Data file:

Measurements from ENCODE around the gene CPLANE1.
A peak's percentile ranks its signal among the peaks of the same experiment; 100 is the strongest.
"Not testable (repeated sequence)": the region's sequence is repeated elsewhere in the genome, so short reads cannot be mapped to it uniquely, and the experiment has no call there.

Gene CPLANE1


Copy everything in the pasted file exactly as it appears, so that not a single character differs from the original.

Measurements from ENCODE around the gene CPLANE1.
A peak's percentile ranks its signal among the peaks of the same experiment; 100 is the strongest.
"Not testable (repeated sequence)": the region's sequence is repeated elsewhere in the genome, so short reads cannot be mapped to it uniquely, and the experiment has no call there.

Gene CPLANE1